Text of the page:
LU was requesting the rezoning to develop a general aviation facility for its School of Aeronautics on the property, which LU purchased in 2015 for $1.8 million. The total 467 acres has a combined tax value of about $4.2 million, according to information from the Bedford County geographic information system website.
“The purpose of the proposed improvements is to allow the airport to better serve the growing needs of the community and the Liberty University School of Aeronautics,” the rezoning application from LU said. It also said LU does not intend to continue drag racing on the property, which ceased in 2017, if the rezoning and special-use permit applications are approved.
The 467-acre property is located off U.S. 460 between New London and Bethel Church roads. Properties owned by LU surrounding the airport currently are either undeveloped or agricultural in nature. Those surrounding properties within a 1-mile radius of the parcel are zoned AP or R-1 and include agricultural, residential and undeveloped land.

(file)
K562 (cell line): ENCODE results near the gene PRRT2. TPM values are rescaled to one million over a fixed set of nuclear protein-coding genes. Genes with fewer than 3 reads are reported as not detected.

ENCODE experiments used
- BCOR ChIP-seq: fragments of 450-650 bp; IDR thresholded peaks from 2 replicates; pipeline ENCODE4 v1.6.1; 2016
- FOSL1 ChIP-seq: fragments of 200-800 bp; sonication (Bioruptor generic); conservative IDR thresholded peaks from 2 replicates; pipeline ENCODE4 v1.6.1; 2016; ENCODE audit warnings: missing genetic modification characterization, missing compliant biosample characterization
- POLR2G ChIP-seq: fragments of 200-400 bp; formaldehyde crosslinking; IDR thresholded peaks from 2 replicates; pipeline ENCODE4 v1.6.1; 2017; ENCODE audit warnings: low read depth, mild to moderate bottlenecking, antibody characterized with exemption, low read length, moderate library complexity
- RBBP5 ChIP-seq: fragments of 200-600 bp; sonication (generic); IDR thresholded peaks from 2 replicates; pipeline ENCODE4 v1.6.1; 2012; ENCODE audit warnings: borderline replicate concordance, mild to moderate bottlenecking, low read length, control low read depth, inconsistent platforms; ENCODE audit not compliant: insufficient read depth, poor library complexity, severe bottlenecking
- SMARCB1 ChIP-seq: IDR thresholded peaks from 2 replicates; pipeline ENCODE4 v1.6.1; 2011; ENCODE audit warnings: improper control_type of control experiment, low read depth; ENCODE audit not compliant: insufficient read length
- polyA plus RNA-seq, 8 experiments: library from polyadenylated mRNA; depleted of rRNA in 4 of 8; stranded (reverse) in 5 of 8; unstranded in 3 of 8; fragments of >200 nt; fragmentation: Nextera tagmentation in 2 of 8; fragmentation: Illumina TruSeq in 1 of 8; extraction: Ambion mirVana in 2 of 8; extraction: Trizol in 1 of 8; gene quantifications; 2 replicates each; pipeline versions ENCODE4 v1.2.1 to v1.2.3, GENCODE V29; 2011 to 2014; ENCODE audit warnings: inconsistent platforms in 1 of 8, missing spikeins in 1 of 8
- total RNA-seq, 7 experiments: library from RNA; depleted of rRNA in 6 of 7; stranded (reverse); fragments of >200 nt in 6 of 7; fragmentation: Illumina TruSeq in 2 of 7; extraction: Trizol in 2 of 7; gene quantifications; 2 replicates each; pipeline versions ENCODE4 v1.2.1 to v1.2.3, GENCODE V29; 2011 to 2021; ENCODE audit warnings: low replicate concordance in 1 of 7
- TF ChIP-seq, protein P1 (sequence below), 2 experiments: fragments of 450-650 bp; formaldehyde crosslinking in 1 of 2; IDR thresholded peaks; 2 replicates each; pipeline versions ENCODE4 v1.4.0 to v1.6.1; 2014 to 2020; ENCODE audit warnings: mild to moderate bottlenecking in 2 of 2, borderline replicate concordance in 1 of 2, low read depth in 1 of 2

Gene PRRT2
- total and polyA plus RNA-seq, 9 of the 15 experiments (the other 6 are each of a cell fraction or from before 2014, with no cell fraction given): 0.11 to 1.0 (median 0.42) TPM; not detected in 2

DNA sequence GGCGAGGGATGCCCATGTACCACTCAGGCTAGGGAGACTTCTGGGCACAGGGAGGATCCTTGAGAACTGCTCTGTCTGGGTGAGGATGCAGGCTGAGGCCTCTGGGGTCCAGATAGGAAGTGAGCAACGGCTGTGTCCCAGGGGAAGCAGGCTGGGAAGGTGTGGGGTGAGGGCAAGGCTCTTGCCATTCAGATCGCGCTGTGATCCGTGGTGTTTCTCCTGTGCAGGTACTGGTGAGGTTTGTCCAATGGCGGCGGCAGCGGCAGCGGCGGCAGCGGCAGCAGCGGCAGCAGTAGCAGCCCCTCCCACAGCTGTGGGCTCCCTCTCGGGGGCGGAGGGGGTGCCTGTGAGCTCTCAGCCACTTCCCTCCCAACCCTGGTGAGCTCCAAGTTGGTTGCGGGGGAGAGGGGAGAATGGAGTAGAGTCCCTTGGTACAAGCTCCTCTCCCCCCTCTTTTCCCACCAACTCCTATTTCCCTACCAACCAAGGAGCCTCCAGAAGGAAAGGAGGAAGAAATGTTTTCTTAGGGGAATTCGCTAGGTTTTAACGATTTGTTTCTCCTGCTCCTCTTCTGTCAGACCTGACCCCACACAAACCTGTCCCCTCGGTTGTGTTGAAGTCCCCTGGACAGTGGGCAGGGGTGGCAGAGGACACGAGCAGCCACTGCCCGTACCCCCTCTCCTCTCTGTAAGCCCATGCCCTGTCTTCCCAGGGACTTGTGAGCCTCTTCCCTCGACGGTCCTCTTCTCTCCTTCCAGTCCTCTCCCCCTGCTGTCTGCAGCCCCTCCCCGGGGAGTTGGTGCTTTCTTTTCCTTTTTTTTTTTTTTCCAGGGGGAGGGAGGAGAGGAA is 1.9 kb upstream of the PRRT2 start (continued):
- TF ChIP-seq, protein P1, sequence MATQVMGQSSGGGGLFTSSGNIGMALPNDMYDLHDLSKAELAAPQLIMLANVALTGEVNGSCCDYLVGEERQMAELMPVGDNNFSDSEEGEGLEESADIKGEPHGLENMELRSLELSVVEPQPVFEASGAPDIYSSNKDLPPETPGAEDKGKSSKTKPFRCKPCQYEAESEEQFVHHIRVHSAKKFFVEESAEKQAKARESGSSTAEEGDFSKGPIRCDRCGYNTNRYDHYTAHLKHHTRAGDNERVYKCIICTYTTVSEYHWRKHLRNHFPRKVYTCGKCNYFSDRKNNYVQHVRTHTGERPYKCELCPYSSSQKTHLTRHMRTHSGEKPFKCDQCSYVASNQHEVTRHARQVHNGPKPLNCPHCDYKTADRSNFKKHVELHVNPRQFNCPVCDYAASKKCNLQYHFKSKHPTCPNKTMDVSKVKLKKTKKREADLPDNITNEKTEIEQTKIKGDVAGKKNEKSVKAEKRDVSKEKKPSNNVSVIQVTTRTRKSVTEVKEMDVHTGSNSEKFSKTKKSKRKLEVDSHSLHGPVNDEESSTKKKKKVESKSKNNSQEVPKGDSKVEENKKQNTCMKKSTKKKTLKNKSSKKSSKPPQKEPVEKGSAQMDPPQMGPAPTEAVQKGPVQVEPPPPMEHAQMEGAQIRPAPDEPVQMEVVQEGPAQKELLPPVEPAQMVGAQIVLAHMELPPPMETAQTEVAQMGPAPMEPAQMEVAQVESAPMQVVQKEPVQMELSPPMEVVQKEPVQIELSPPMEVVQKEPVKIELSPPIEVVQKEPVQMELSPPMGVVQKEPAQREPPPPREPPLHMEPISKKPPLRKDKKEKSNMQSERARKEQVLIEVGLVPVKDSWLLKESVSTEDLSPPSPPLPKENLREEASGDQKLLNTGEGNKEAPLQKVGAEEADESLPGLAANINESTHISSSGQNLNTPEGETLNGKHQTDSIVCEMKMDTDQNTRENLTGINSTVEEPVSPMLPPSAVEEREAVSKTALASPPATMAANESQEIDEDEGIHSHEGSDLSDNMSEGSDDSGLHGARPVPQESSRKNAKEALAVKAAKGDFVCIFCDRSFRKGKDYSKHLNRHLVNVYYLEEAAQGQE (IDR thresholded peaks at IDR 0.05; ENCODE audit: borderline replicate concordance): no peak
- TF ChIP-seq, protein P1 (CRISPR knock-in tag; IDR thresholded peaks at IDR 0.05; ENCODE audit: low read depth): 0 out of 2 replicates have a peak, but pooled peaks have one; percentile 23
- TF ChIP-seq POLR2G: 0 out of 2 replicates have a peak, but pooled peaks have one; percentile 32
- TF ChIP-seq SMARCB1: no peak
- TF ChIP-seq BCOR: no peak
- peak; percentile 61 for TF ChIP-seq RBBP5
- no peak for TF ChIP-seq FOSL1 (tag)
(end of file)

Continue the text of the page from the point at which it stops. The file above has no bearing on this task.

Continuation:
The proposal submitted by LU in March said the majority of the planned development will be constructed on land that has not been developed.
“With 468 acres, the property is somewhat buffered naturally from the neighboring properties,” the LU application said. “The parcels are intended to be developed with certain buffering due to the size of the property.”
The proposal said the development would be constructed in three phases. During the first phase aircraft hangars, an airport terminal and a maintenance building would be constructed, and the airport’s parking area and aircraft aprons, where planes are parked, would be expanded.
The second phase would include the construction of additional hangars, a fueling station, classroom space for its School of Aviation and Unmanned Aircraft System School and a second, longer runway, according to the application.
The final phase would include the construction of additional hangars or commercial buildings for aviation-related businesses. The project, if approved, is expected to be completed by 2037, according to LU.